“You have heard that it was said, ‘You shall love your neighbor and hate your enemy.’ But I say to you, love your enemies and pray for those who persecute you, so that you may be sons of your Father who is in heaven; for He causes His sun to rise on the evil and the good, and sends rain on the righteous and the unrighteous.” –Matt. 5:43-45, NASB
So many times I’ve read these words of Jesus, and focused on the “loving your enemies” part–maybe even feeling a twinge of guilt for the ways I’ve perhaps failed to keep this command. Not that loving your enemy isn’t important, or that the Bible doesn’t mean what it says here. It’s just that there is important stuff that comes after that statement Jesus made–stuff I kind of miss because I get so hung up over of the “love your enemy” thing. 🙂
Jesus says we should love our enemies so that we might be “sons” of our Father in heaven. That concept of sonship in the Bible doesn’t just mean genetics; it means “carrying the essence of”. When we do good to those who wrong us, we are emulating God, carrying His essence. Jesus is telling us it is the essence of God to return love for hatred, to show kindness to those who rail against Him. (Not exactly the picture that’s often painted for us of God, is it? We focus so much on the judgment and wrath of God in the Bible that we forget that Jesus was the One showing us God’s heart.)
How does God show this love? He sends rain on the just and the unjust.
I’ve been pondering this truth in the context of how we are conditioned to evangelize. Whether we intend it or not, we believers tend to treat non-believers differently than other believers, almost as though we withhold our full embrace from them until they become “one of us.” After all, we reason, “what fellowship has light with darkness?” (Another great example of proof texting, taking a Scripture out of context for our own purposes.) We might show kindness, or what we consider charity, but you know what I’m talking about–we don’t always treat the non-believer with the same level of acceptance. It’s a subtle thing, but believe me, people know the difference. They can tell when they’re being patronized.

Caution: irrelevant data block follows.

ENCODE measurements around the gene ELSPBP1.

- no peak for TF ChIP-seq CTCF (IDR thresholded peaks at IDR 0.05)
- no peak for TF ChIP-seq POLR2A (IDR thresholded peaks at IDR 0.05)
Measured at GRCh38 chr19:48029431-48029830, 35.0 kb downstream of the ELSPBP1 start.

But I have to say, I don’t see Jesus modeling this attitude at all in His example. In fact, He was actually chided for being too cozy with those considered “outsiders”. He didn’t deal with every person in the exact same way, but He never used His love as a commodity to trade or an incentive to evoke a certain behavior. He just loved, and He loved genuinely. Why? Because He was carrying the essence of His Father, who sends rain on the just and the unjust. And in this passage, He tells us to do the same–to carry the essence of God in the way we treat others.
By the way, when Jesus quoted the saying “Love your neighbor and hate your enemy”, that phrase isn’t in the Scripture. Only the “love your neighbor” part is. So in a sense, I think Jesus was bringing clarity to this, and to who our neighbor is. He was saying that our enemy is our neighbor just as much as our friends are, and thus the “love your neighbor” command applies to them, too. So “love your enemy” is about more than just loving the ones who wrong us; it’s about showing love, mercy and kindness to the just and the unjust–to consider every person a candidate for the love of Christ. In this way, we carry the essence of God. To me, this is a better way of being a witness for Christ than any other so-called evangelistic technique out there.
Those are my thoughts, anyhow. What are yours?